A research project led by a Western Carolina University psychology professor indicates that jokes about blondes and women drivers are not just harmless fun and games; instead, exposure to sexist humor can lead to toleration of hostile feelings and discrimination against women.
â€œSexist humor is not simply benign amusement. It can affect men’s perceptions of their immediate social surroundings and allow them to feel comfortable with behavioral expressions of sexism without the fear of disapproval of their peers,”said Thomas E. Ford, a new faculty member in the psychology department at WCU.”Specifically, we propose that sexist humor acts as a â€˜releaser’ of prejudice.”
Ford, who conducted research into sexist humor with three graduate students at his previous institution of Western Michigan University, presents their findings in an article accepted for publication in Personality and Social Psychology Bulletin, one of the nation’s top social psychology journals. The article,”More Than Just a Joke: The Prejudice-Releasing Function of Sexist Humor,”is scheduled for publication in February.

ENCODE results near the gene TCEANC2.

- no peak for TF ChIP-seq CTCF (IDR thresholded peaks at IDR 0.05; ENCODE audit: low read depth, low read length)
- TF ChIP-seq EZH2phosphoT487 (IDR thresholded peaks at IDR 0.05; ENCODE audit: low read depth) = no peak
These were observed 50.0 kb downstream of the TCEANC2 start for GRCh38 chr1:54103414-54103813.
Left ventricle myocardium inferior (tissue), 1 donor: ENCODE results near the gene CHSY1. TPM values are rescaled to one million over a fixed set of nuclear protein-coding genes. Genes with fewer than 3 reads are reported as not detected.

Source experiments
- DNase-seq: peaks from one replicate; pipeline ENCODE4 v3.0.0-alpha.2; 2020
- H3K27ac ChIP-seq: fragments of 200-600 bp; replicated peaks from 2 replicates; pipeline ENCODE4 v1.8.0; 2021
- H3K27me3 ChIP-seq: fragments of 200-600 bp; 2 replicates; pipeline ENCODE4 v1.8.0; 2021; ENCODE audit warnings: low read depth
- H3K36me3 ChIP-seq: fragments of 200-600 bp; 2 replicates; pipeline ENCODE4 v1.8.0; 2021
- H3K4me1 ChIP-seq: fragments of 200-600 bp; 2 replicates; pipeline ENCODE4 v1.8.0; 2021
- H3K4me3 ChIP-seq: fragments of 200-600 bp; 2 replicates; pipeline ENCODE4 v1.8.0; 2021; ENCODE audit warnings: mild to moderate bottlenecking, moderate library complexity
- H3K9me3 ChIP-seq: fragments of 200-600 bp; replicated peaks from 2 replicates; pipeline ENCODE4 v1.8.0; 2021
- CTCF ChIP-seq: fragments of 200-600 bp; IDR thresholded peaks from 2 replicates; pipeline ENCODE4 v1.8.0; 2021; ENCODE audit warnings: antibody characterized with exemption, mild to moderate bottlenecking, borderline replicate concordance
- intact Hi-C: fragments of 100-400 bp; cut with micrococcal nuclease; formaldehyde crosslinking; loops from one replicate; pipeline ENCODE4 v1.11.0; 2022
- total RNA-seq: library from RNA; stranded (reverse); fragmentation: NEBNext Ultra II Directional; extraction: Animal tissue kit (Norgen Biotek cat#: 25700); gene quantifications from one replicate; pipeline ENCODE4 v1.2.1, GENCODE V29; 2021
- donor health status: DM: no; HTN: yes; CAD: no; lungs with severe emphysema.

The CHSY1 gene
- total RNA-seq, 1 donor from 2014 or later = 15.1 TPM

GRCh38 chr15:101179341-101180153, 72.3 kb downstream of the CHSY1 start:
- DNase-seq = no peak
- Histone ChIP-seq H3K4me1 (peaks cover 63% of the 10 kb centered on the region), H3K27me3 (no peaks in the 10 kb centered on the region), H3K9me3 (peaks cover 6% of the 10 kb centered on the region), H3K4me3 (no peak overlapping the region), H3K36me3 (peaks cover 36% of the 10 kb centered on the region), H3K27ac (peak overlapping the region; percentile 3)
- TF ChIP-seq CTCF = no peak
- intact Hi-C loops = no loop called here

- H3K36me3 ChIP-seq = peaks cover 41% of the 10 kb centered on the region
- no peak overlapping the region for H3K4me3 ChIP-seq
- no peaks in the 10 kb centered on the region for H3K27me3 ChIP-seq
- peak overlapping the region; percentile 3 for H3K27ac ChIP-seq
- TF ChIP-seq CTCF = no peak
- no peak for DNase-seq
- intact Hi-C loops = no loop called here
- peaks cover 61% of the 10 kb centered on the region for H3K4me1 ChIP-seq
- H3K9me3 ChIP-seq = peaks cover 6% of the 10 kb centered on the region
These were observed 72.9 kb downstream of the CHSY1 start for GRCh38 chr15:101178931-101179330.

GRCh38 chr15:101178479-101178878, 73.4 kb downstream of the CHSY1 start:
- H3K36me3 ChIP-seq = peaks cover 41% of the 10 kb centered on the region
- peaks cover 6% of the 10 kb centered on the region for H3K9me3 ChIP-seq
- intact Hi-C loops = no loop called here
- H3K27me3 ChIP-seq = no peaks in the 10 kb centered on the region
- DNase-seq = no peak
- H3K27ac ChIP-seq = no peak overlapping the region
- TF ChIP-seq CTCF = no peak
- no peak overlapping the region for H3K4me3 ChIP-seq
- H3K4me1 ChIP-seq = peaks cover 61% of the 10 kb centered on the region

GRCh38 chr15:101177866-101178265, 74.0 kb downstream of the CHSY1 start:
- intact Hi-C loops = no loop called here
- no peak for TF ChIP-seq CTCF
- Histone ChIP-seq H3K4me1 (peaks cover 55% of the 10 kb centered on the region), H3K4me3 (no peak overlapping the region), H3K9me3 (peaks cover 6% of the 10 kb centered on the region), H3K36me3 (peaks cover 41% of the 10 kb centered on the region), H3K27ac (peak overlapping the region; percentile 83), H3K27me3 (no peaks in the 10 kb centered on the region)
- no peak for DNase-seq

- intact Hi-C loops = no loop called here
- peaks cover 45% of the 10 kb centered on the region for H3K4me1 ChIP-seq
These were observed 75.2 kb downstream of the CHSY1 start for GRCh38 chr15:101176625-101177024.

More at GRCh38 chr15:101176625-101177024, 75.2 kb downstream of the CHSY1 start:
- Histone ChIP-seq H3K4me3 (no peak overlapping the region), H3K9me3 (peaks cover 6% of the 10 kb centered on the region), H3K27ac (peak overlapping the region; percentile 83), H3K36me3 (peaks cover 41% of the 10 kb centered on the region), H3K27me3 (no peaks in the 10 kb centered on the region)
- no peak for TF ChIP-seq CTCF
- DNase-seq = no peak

In the article, Ford and the graduate student co-authors describe two research projects designed to test the theory that”disparagement humor”has negative social consequences and plays an important role in shaping social interaction.
â€œOur research demonstrates that exposure to sexist humor can create conditions that allow men â€“ especially those who have antagonistic attitudes toward women â€“ to express those attitudes in their behavior,”he said.”The acceptance of sexist humor leads men to believe that sexist behavior falls within the bounds of social acceptability.”…